Wednesday, March 28, 2012
Author Interview with J. Thorn
I'd like to introduce J. Thorn --he graciously offered his expertise a while back when I was struggling with some music industry info --straight from the source is always the best kind of research to do, in my opinion, and J stepped up with some vital tid bits. So I thought you'd all like to meet my new rock star buddy --who also happens to be a writer ;-)
1) While reading your collection of short stories, I often found myself thinking about how lyrical your words were –given your background as a musician, in what way do you think that influences your writing?
I approach storytelling and songwriting (in Threefold Law) the same way. My Twitter bio starts with “crafting stories” and those two words say it all. Some people use a canvas and others use a hunk of clay. I happen to do it with song and prose. If the work does not flow, it’s hard to connect to the reader or listener.
2) What kind of writer are you? Do you plot your stories out? Do you have a particular routine?
I am a writer that thrives on the unknown. I don’t plot my stories. In fact, I rarely know what they’re going to be about until I start writing. I am the first reader and if I’m not entertained I can’t expect anyone else to be. A good friend of mine said it’s like those “pick your own adventure” books you read as a kid and I think that sums up the excitement of channeling the story instead of forcing it into an outline. I will admit that somewhere towards the end of the first draft I’ll identify events that should propel the story to a logical end, but that’s as close to plotting as I get. I have some quirky exercises I use throughout the process of writing a novel and most of those ideas I gleaned from Stephen King’s “On Writing”. But for me, committing to 1500-2000 words a day is critical to writing a novel. Butt in chair; no excuses.
3) How long have you been writing for?
I’ve been writing all my life. I started writing fiction about three years ago. Burden of Conquest was my first novel. I was reading piles of epic fantasy at the time and I had an itch for a world that didn’t necessarily involve dragons and orcs, so I created it. The trilogy is a 175,000 word monster. I’m too stubborn to ease into anything.
4) Why did you decide to go with self-publishing?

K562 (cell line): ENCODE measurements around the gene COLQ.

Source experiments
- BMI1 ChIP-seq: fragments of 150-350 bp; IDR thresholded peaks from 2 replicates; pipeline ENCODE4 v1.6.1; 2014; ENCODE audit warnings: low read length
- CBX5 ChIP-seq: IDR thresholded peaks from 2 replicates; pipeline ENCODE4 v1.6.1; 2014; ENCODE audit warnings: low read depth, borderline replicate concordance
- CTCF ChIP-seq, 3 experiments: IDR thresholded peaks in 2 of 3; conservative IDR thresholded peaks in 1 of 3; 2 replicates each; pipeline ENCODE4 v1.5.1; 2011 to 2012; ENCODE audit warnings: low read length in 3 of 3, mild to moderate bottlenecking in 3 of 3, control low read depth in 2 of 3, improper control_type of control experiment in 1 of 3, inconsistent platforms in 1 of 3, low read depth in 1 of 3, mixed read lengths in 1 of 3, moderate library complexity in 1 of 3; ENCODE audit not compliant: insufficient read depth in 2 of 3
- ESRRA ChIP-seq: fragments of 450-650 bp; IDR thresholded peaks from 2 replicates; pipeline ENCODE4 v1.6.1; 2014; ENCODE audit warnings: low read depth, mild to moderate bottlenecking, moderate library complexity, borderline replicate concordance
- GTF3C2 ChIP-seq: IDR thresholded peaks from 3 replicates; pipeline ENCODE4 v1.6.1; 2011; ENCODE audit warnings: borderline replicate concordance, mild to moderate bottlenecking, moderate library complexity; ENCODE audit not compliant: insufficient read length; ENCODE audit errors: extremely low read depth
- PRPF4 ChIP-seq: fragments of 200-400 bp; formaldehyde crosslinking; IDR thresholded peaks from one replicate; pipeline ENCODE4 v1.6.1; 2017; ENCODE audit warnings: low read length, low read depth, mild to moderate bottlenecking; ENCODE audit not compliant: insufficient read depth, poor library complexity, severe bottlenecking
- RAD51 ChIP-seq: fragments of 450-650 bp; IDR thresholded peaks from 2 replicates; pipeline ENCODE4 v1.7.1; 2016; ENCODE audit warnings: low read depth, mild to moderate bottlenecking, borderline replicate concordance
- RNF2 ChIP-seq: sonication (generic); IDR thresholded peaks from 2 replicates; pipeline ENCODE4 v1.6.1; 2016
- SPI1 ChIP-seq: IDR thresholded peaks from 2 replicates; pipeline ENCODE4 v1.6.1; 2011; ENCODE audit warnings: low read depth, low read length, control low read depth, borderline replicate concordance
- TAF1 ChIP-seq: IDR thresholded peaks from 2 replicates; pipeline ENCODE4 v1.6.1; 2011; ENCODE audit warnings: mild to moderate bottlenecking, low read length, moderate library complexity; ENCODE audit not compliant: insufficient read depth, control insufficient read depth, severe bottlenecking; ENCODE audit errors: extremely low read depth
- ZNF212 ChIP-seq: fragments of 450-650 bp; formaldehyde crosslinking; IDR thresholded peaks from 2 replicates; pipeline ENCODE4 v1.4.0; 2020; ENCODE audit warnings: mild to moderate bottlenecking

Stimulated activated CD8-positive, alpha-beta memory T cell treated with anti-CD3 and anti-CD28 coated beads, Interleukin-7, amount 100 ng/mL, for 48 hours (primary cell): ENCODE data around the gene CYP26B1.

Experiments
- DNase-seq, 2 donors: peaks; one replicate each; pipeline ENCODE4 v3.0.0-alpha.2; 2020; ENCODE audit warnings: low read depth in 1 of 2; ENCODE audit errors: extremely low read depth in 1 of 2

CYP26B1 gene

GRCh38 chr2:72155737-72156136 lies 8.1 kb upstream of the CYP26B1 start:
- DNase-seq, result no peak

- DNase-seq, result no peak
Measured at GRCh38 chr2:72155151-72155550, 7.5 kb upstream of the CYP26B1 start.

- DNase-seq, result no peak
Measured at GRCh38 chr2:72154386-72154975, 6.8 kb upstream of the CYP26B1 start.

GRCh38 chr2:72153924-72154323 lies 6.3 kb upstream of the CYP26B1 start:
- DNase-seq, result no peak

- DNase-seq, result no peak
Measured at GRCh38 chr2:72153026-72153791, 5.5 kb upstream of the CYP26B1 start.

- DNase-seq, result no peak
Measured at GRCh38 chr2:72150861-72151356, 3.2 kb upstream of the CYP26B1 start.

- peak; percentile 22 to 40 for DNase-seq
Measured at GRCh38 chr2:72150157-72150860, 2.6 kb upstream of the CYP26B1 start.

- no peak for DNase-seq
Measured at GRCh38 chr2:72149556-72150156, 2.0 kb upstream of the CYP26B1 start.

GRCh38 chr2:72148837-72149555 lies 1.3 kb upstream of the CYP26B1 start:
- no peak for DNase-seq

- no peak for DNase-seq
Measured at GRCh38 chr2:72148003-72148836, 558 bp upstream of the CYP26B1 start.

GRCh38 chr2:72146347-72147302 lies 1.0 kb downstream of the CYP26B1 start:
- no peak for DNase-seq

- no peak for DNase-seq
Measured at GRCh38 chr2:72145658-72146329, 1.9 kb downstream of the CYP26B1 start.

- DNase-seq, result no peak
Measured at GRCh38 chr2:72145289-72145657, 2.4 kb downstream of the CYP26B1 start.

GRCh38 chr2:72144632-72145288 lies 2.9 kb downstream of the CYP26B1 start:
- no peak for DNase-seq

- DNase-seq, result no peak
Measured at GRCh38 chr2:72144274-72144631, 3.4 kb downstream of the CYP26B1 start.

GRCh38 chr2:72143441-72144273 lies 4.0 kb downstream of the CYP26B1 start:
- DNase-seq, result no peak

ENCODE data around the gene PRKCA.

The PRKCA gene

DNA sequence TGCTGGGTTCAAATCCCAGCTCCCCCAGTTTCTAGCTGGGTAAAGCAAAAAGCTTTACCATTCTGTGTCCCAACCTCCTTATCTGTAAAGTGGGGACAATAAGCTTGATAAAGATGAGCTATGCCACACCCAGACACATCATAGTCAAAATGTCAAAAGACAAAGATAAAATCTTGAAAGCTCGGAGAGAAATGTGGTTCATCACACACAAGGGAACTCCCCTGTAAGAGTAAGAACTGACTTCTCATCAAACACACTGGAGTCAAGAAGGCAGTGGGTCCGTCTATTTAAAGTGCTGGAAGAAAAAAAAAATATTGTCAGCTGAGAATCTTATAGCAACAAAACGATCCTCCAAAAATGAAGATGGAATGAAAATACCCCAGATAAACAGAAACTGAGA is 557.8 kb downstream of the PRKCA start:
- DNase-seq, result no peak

I was spending more time querying agents than I was writing. I’m a restless soul and I don’t think I’d have the patience to see my writing move like a snail through the traditional publishing hoops. I’m always open to representation but I think I’ve blacklisted myself by self-pubbing with Amazon.
5) I found that your collection was quite an assortment of genres ranging from psychologically horrifying to mystical and introspective, where does your inspiration come from?
I wrote most of the short stories in Tales From a North Shore in a condensed time frame, a point when I wasn’t sure what my niche was going to be. I think I’ve landed in the psych horror/paranormal camp and that’s probably where my newer works will end up. I get inspired by simple ideas and situations, most of which have to do with the unexplainable. I like coming up with those explanations. (In case you missed it, I did a review of this collection a couple of weeks ago)
6) What are your goals for the future? Where do you want your writing to take you?
The French Riviera! In all seriousness, I’d like to sell enough books to make a modest living. I don’t need much from the material world to be happy. Sharing my craft with others is really important to me as well. I believe the publishing revolution ignited by Amazon provides the best chance at making all of that happen. And world domination. That’s a goal of mine as well.
Wow -- I seem to know quite a lot of people striving for world domination --good luck to you ;-)
Official page/blog - http://www.jthorn.net/
Amazon author page - http://www.amazon.com/-/e/B004ZVF3MK
Twitter - @JThorn_
Threefold Law - http://www.threefoldlaw.com/
Check out The Seventh Seal --Haven't read this one yet but plan too!